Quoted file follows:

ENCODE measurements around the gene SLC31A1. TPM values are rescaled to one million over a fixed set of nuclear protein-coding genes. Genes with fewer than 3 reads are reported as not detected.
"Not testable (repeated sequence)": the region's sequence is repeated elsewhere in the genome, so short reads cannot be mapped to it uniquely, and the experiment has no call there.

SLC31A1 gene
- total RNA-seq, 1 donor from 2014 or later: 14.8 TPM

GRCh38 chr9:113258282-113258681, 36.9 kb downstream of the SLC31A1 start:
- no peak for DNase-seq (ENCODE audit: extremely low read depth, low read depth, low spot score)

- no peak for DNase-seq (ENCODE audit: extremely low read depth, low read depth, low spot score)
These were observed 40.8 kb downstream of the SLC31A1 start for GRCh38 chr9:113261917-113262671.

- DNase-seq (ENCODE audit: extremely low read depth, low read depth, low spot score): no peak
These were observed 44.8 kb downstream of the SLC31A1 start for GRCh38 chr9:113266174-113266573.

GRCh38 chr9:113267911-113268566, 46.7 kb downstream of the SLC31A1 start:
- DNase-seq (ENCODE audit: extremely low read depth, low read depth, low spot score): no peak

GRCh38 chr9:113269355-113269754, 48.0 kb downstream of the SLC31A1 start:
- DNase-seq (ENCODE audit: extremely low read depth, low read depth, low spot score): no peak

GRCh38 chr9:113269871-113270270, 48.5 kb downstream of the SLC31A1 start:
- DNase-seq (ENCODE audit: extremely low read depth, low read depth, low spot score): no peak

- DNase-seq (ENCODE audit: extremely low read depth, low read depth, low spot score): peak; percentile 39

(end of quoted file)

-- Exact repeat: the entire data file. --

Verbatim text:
ENCODE measurements around the gene SLC31A1. TPM values are rescaled to one million over a fixed set of nuclear protein-coding genes. Genes with fewer than 3 reads are reported as not detected.
"Not testable (repeated sequence)": the region's sequence is repeated elsewhere in the genome, so short reads cannot be mapped to it uniquely, and the experiment has no call there.

SLC31A1 gene
- total RNA-seq, 1 donor from 2014 or later: 14.8 TPM

GRCh38 chr9:113258282-113258681, 36.9 kb downstream of the SLC31A1 start:
- no peak for DNase-seq (ENCODE audit: extremely low read depth, low read depth, low spot score)

- no peak for DNase-seq (ENCODE audit: extremely low read depth, low read depth, low spot score)
These were observed 40.8 kb downstream of the SLC31A1 start for GRCh38 chr9:113261917-113262671.

- DNase-seq (ENCODE audit: extremely low read depth, low read depth, low spot score): no peak
These were observed 44.8 kb downstream of the SLC31A1 start for GRCh38 chr9:113266174-113266573.

GRCh38 chr9:113267911-113268566, 46.7 kb downstream of the SLC31A1 start:
- DNase-seq (ENCODE audit: extremely low read depth, low read depth, low spot score): no peak

GRCh38 chr9:113269355-113269754, 48.0 kb downstream of the SLC31A1 start:
- DNase-seq (ENCODE audit: extremely low read depth, low read depth, low spot score): no peak

GRCh38 chr9:113269871-113270270, 48.5 kb downstream of the SLC31A1 start:
- DNase-seq (ENCODE audit: extremely low read depth, low read depth, low spot score): no peak

- DNase-seq (ENCODE audit: extremely low read depth, low read depth, low spot score): peak; percentile 39